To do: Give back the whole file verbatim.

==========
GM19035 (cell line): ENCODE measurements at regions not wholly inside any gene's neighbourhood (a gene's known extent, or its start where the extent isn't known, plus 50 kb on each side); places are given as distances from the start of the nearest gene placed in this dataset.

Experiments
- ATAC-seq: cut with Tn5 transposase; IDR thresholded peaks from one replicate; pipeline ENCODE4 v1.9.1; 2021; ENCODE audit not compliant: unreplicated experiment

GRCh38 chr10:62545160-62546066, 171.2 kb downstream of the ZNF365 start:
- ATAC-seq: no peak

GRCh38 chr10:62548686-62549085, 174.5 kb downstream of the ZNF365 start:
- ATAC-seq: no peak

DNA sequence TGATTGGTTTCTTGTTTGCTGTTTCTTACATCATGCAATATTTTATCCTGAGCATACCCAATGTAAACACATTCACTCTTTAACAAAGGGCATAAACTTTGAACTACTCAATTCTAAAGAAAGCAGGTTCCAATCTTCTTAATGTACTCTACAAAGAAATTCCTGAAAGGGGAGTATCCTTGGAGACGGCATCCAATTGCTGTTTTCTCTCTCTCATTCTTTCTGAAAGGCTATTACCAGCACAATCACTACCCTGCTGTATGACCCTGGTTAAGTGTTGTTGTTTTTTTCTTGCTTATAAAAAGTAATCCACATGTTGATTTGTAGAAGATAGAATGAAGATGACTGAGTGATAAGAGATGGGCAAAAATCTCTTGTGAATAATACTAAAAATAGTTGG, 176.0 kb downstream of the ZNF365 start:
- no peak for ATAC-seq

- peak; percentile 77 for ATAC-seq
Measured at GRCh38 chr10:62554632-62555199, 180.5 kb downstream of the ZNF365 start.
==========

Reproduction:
GM19035 (cell line): ENCODE measurements at regions not wholly inside any gene's neighbourhood (a gene's known extent, or its start where the extent isn't known, plus 50 kb on each side); places are given as distances from the start of the nearest gene placed in this dataset.

Experiments
- ATAC-seq: cut with Tn5 transposase; IDR thresholded peaks from one replicate; pipeline ENCODE4 v1.9.1; 2021; ENCODE audit not compliant: unreplicated experiment

GRCh38 chr10:62545160-62546066, 171.2 kb downstream of the ZNF365 start:
- ATAC-seq: no peak

GRCh38 chr10:62548686-62549085, 174.5 kb downstream of the ZNF365 start:
- ATAC-seq: no peak

DNA sequence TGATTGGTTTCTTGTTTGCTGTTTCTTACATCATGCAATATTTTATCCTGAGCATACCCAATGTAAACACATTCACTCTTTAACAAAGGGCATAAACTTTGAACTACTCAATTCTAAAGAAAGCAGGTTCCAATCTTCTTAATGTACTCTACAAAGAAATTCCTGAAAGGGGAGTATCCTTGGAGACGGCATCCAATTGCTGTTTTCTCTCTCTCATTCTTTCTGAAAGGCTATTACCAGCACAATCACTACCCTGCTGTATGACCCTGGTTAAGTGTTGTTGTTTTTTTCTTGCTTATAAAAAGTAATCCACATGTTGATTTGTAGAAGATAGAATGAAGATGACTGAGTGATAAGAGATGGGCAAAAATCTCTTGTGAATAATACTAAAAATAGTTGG, 176.0 kb downstream of the ZNF365 start:
- no peak for ATAC-seq

- peak; percentile 77 for ATAC-seq
Measured at GRCh38 chr10:62554632-62555199, 180.5 kb downstream of the ZNF365 start.